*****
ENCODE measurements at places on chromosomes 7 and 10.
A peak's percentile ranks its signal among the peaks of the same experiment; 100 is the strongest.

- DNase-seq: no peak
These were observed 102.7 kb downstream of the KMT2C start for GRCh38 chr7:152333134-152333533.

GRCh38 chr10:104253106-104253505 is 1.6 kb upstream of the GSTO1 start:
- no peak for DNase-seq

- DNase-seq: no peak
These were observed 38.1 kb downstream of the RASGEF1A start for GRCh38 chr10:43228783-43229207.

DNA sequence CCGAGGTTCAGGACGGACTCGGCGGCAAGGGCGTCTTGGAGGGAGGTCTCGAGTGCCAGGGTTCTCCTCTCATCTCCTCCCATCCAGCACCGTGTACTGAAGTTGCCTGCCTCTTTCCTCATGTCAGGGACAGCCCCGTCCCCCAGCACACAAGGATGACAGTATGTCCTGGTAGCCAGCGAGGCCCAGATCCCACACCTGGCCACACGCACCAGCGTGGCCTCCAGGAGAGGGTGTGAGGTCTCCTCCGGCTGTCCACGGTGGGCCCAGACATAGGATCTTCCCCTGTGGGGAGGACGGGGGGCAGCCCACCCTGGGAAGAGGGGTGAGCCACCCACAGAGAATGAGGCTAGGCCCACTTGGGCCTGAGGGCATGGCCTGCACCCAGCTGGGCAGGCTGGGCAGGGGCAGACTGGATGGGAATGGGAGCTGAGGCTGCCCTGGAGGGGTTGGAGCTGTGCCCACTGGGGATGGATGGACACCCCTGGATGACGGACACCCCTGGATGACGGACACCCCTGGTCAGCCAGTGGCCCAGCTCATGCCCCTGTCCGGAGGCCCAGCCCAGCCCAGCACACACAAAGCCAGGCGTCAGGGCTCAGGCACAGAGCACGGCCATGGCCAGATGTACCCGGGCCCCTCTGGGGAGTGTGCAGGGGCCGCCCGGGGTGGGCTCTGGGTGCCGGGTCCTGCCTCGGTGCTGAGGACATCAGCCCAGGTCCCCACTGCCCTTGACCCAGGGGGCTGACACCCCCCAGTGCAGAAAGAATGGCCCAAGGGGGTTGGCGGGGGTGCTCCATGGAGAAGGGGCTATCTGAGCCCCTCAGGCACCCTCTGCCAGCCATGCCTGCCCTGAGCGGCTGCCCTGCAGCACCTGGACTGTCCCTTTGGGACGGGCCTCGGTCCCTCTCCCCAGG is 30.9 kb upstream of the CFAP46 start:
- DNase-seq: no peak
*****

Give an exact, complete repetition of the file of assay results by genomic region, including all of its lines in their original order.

ENCODE measurements at places on chromosomes 7 and 10.
A peak's percentile ranks its signal among the peaks of the same experiment; 100 is the strongest.

- DNase-seq: no peak
These were observed 102.7 kb downstream of the KMT2C start for GRCh38 chr7:152333134-152333533.

GRCh38 chr10:104253106-104253505 is 1.6 kb upstream of the GSTO1 start:
- no peak for DNase-seq

- DNase-seq: no peak
These were observed 38.1 kb downstream of the RASGEF1A start for GRCh38 chr10:43228783-43229207.

DNA sequence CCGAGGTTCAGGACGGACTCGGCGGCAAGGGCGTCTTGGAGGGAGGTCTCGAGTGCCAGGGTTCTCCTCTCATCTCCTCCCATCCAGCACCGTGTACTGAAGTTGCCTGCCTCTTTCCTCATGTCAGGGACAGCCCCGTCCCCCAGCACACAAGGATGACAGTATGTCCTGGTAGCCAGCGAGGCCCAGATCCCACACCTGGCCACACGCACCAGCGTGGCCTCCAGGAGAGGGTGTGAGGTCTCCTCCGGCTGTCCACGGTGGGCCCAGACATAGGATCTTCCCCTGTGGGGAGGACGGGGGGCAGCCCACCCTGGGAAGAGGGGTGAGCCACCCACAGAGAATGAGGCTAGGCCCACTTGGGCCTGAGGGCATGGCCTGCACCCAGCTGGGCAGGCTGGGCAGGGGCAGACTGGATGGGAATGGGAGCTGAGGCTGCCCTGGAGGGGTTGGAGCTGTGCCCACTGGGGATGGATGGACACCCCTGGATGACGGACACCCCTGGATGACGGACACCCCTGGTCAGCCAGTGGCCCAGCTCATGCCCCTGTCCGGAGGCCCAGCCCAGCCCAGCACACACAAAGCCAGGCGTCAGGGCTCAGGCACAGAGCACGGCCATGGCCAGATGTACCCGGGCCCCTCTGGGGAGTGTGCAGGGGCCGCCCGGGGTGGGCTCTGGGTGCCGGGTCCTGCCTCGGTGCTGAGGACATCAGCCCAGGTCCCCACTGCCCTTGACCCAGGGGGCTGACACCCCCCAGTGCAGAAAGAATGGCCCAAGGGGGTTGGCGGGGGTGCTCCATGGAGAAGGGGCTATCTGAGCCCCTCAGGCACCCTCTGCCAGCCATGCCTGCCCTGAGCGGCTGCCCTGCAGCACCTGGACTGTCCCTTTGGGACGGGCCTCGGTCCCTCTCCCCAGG is 30.9 kb upstream of the CFAP46 start:
- DNase-seq: no peak